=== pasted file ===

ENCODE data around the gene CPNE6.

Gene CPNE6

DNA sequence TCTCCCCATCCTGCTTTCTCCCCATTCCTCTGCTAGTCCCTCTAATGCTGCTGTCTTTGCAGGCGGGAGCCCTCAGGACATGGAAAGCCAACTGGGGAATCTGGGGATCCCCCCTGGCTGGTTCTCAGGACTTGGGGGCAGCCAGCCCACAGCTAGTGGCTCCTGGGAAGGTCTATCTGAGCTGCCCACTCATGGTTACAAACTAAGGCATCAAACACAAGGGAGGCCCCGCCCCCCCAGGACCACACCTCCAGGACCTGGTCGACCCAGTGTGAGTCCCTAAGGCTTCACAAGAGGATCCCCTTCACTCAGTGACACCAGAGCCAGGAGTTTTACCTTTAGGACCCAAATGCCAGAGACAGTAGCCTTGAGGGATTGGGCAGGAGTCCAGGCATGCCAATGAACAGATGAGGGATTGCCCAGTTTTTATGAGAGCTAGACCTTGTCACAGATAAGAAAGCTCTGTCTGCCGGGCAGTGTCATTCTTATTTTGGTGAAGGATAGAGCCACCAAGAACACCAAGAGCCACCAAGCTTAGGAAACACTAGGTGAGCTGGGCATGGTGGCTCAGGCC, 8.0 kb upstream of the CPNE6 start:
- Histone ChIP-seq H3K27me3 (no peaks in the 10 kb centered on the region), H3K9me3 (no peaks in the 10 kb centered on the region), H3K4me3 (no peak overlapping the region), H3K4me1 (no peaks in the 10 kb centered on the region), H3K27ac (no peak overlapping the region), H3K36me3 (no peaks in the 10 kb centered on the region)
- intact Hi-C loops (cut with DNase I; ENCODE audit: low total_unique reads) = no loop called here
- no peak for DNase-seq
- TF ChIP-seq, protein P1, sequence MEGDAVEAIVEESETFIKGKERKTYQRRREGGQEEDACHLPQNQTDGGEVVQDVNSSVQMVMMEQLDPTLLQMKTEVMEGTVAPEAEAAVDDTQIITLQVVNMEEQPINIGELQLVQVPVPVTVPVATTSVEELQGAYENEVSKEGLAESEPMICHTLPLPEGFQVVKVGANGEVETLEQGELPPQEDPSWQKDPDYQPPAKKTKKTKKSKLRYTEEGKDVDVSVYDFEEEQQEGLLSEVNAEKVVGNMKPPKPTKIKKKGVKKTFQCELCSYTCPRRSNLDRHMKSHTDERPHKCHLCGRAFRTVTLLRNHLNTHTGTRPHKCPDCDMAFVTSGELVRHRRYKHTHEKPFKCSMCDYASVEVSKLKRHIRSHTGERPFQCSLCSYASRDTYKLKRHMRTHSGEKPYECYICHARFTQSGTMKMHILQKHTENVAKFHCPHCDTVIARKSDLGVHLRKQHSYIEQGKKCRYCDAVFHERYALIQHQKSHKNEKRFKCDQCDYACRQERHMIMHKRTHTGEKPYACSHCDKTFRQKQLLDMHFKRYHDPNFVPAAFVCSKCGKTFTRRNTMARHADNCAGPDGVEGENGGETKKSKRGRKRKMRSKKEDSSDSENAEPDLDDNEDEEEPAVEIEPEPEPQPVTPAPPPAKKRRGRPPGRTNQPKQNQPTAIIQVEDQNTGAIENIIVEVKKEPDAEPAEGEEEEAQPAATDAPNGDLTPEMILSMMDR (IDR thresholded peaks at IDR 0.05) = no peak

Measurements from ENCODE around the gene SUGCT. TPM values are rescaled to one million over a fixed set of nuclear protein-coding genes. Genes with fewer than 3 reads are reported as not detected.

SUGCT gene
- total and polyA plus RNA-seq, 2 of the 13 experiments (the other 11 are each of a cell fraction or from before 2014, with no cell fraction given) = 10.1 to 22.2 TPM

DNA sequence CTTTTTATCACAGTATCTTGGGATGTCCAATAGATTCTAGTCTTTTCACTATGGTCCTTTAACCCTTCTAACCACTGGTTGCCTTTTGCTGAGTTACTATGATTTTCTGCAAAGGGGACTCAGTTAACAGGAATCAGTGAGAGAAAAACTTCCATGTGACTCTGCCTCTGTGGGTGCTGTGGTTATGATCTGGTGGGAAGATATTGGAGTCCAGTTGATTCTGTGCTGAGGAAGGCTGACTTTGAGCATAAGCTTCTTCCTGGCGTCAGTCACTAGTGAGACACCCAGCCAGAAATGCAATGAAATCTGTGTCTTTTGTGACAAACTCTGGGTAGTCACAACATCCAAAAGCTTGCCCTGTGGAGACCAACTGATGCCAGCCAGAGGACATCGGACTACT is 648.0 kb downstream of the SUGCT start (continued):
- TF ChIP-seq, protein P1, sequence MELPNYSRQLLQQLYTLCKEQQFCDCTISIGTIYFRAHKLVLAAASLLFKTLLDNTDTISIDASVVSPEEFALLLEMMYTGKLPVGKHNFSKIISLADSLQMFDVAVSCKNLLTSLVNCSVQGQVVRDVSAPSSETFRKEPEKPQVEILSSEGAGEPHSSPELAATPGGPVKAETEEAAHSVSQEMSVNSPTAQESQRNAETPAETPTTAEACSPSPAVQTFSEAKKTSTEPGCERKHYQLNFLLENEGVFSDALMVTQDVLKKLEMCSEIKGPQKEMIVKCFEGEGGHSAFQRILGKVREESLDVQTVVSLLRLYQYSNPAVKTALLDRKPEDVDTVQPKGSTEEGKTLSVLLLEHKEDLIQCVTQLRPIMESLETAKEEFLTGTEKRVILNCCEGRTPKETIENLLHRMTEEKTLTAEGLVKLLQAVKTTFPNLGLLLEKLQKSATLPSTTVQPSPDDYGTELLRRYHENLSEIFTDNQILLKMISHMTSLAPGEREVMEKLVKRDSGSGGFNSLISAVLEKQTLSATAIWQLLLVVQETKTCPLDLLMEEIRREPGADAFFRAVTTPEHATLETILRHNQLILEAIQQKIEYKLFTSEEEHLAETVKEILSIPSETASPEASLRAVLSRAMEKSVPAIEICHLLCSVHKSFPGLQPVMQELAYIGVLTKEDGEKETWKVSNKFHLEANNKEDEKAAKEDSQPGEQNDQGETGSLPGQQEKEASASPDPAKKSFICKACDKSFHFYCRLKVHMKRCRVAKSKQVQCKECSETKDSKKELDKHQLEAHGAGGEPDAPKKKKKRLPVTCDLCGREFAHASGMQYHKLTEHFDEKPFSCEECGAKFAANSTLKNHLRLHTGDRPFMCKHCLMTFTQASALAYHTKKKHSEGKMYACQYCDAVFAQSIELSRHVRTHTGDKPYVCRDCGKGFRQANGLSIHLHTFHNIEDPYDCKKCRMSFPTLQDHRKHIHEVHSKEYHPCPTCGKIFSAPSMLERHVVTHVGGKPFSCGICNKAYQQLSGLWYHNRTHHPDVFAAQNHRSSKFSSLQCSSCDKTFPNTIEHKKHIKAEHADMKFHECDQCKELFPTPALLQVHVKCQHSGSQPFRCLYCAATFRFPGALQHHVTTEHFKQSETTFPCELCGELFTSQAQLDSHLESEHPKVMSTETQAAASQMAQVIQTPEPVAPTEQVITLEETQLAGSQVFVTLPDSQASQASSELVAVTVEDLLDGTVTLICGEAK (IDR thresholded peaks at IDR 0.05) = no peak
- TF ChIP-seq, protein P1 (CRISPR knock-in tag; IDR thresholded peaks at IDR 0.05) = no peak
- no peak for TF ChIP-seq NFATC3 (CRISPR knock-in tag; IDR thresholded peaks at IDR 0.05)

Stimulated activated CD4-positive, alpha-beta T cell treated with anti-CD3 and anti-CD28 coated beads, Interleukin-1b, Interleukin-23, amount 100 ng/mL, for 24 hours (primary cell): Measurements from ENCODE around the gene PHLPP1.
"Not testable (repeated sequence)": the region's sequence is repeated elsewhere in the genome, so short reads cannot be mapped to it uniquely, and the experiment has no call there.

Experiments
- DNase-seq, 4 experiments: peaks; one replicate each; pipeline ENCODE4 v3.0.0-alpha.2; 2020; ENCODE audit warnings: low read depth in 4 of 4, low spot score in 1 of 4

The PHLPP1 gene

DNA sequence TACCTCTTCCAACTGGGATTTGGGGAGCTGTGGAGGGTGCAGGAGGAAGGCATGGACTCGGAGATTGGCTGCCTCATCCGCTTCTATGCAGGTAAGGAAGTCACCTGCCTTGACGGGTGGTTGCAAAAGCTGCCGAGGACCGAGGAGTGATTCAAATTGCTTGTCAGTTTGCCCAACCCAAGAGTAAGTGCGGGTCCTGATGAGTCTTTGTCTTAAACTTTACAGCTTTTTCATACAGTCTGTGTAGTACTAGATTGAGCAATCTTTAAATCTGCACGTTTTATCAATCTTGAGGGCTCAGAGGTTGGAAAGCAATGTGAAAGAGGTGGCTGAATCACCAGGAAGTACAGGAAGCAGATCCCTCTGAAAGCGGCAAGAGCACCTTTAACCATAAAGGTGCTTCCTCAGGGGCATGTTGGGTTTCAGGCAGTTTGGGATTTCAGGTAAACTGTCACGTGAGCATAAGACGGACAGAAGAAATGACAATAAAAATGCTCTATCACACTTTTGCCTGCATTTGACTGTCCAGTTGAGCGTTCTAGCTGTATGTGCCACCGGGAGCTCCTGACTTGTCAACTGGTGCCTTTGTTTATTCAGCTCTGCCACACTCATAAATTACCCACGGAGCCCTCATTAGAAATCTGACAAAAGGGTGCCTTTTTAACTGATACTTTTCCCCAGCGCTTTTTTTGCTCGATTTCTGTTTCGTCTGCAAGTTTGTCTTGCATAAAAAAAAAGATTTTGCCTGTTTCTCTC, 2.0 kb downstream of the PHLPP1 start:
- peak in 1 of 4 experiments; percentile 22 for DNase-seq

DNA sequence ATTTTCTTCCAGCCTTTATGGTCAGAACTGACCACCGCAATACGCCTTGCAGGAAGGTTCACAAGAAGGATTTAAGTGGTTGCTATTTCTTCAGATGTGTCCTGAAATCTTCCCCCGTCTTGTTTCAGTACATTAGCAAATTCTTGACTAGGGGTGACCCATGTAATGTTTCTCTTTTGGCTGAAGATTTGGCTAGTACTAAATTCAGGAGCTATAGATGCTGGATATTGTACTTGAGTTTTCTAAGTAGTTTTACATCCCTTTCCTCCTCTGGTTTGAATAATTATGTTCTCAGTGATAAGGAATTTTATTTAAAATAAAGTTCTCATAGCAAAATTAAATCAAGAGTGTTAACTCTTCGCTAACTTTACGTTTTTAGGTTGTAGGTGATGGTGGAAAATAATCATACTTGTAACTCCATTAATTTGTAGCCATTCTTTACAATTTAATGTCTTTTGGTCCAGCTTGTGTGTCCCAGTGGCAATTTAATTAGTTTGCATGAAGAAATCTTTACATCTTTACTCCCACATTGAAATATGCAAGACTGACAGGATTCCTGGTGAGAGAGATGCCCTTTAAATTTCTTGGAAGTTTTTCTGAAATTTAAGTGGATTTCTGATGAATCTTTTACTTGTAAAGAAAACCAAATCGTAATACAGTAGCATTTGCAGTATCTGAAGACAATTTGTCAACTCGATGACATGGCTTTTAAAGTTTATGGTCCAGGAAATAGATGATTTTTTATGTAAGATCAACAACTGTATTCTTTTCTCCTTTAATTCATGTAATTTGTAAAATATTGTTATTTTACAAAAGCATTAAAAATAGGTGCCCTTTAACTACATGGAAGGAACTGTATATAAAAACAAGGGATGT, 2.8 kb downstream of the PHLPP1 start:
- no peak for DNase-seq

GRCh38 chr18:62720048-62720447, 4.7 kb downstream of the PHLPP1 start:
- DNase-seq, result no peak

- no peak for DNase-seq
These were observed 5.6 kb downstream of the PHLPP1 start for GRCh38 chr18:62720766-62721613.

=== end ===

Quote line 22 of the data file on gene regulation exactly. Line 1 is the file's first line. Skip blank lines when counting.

DNA sequence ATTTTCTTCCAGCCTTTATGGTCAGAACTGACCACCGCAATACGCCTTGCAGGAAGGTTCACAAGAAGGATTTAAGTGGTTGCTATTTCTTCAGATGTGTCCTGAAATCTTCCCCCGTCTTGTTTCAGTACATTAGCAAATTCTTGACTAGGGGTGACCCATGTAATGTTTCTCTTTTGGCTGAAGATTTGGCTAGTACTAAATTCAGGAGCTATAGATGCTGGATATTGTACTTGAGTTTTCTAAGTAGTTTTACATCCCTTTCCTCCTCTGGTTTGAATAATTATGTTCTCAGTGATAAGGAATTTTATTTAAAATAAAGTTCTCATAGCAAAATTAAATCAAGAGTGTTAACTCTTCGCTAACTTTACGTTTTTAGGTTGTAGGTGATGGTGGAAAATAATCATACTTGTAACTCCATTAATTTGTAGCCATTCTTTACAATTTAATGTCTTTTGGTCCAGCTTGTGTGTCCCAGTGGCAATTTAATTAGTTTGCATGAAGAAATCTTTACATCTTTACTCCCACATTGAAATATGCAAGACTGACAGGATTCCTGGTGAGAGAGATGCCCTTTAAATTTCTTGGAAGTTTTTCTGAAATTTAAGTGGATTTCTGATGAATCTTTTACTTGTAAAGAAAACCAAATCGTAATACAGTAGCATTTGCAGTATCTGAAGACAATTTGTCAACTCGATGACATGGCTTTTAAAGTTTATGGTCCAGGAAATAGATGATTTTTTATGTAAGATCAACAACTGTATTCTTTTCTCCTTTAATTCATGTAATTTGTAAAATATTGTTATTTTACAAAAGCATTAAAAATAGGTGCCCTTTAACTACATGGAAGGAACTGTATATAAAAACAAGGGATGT, 2.8 kb downstream of the PHLPP1 start: